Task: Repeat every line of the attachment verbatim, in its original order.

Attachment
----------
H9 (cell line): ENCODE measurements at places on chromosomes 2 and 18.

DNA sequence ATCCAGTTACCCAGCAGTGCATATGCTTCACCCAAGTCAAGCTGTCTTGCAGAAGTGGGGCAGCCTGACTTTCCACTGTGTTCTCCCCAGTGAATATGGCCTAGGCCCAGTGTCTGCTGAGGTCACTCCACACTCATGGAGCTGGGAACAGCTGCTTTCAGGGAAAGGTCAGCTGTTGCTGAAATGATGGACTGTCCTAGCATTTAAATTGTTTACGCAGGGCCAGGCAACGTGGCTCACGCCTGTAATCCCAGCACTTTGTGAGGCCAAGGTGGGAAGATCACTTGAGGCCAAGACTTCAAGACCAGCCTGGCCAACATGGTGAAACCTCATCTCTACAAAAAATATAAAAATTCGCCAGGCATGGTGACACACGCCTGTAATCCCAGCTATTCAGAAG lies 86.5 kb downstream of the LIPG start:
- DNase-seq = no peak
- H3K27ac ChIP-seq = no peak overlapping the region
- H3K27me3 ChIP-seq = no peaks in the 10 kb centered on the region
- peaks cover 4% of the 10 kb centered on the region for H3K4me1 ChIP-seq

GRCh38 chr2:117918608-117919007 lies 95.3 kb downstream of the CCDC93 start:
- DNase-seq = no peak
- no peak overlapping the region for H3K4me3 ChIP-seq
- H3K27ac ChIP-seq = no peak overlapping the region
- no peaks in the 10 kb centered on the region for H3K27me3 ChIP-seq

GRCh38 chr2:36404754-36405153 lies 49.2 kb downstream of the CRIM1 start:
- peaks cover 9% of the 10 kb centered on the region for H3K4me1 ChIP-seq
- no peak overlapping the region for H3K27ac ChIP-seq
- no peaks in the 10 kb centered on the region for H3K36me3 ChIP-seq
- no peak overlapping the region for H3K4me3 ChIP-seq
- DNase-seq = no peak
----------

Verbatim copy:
H9 (cell line): ENCODE measurements at places on chromosomes 2 and 18.

DNA sequence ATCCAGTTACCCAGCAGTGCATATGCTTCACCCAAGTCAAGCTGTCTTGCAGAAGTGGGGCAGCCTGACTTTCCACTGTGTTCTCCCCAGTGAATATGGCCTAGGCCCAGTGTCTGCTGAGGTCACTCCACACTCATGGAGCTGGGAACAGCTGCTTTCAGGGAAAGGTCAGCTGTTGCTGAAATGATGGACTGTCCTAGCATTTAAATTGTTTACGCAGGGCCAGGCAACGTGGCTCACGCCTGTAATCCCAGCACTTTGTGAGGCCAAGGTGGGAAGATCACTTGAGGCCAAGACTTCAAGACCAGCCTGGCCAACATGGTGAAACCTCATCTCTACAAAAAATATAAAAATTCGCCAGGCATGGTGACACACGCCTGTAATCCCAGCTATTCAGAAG lies 86.5 kb downstream of the LIPG start:
- DNase-seq = no peak
- H3K27ac ChIP-seq = no peak overlapping the region
- H3K27me3 ChIP-seq = no peaks in the 10 kb centered on the region
- peaks cover 4% of the 10 kb centered on the region for H3K4me1 ChIP-seq

GRCh38 chr2:117918608-117919007 lies 95.3 kb downstream of the CCDC93 start:
- DNase-seq = no peak
- no peak overlapping the region for H3K4me3 ChIP-seq
- H3K27ac ChIP-seq = no peak overlapping the region
- no peaks in the 10 kb centered on the region for H3K27me3 ChIP-seq

GRCh38 chr2:36404754-36405153 lies 49.2 kb downstream of the CRIM1 start:
- peaks cover 9% of the 10 kb centered on the region for H3K4me1 ChIP-seq
- no peak overlapping the region for H3K27ac ChIP-seq
- no peaks in the 10 kb centered on the region for H3K36me3 ChIP-seq
- no peak overlapping the region for H3K4me3 ChIP-seq
- DNase-seq = no peak